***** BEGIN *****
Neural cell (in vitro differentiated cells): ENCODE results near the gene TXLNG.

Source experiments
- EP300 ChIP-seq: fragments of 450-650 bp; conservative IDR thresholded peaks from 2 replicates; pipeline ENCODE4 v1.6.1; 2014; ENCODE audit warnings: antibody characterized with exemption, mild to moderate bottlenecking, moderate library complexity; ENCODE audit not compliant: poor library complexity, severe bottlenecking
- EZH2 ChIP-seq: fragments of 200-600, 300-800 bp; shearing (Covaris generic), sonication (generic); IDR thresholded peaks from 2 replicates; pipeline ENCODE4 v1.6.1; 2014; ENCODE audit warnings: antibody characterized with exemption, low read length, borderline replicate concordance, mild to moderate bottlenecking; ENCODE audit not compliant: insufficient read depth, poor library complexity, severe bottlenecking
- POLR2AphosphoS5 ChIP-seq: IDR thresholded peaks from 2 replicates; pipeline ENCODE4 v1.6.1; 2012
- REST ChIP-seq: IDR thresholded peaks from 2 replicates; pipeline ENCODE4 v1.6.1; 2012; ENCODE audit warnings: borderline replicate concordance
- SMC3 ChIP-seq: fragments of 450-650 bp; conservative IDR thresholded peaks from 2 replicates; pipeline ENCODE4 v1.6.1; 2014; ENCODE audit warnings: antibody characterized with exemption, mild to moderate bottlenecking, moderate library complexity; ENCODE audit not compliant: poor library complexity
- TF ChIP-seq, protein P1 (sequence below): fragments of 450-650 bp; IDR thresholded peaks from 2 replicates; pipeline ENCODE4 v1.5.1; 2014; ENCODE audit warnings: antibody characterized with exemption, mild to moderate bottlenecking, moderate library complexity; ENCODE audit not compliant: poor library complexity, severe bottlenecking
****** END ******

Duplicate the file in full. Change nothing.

Neural cell (in vitro differentiated cells): ENCODE results near the gene TXLNG.

Source experiments
- EP300 ChIP-seq: fragments of 450-650 bp; conservative IDR thresholded peaks from 2 replicates; pipeline ENCODE4 v1.6.1; 2014; ENCODE audit warnings: antibody characterized with exemption, mild to moderate bottlenecking, moderate library complexity; ENCODE audit not compliant: poor library complexity, severe bottlenecking
- EZH2 ChIP-seq: fragments of 200-600, 300-800 bp; shearing (Covaris generic), sonication (generic); IDR thresholded peaks from 2 replicates; pipeline ENCODE4 v1.6.1; 2014; ENCODE audit warnings: antibody characterized with exemption, low read length, borderline replicate concordance, mild to moderate bottlenecking; ENCODE audit not compliant: insufficient read depth, poor library complexity, severe bottlenecking
- POLR2AphosphoS5 ChIP-seq: IDR thresholded peaks from 2 replicates; pipeline ENCODE4 v1.6.1; 2012
- REST ChIP-seq: IDR thresholded peaks from 2 replicates; pipeline ENCODE4 v1.6.1; 2012; ENCODE audit warnings: borderline replicate concordance
- SMC3 ChIP-seq: fragments of 450-650 bp; conservative IDR thresholded peaks from 2 replicates; pipeline ENCODE4 v1.6.1; 2014; ENCODE audit warnings: antibody characterized with exemption, mild to moderate bottlenecking, moderate library complexity; ENCODE audit not compliant: poor library complexity
- TF ChIP-seq, protein P1 (sequence below): fragments of 450-650 bp; IDR thresholded peaks from 2 replicates; pipeline ENCODE4 v1.5.1; 2014; ENCODE audit warnings: antibody characterized with exemption, mild to moderate bottlenecking, moderate library complexity; ENCODE audit not compliant: poor library complexity, severe bottlenecking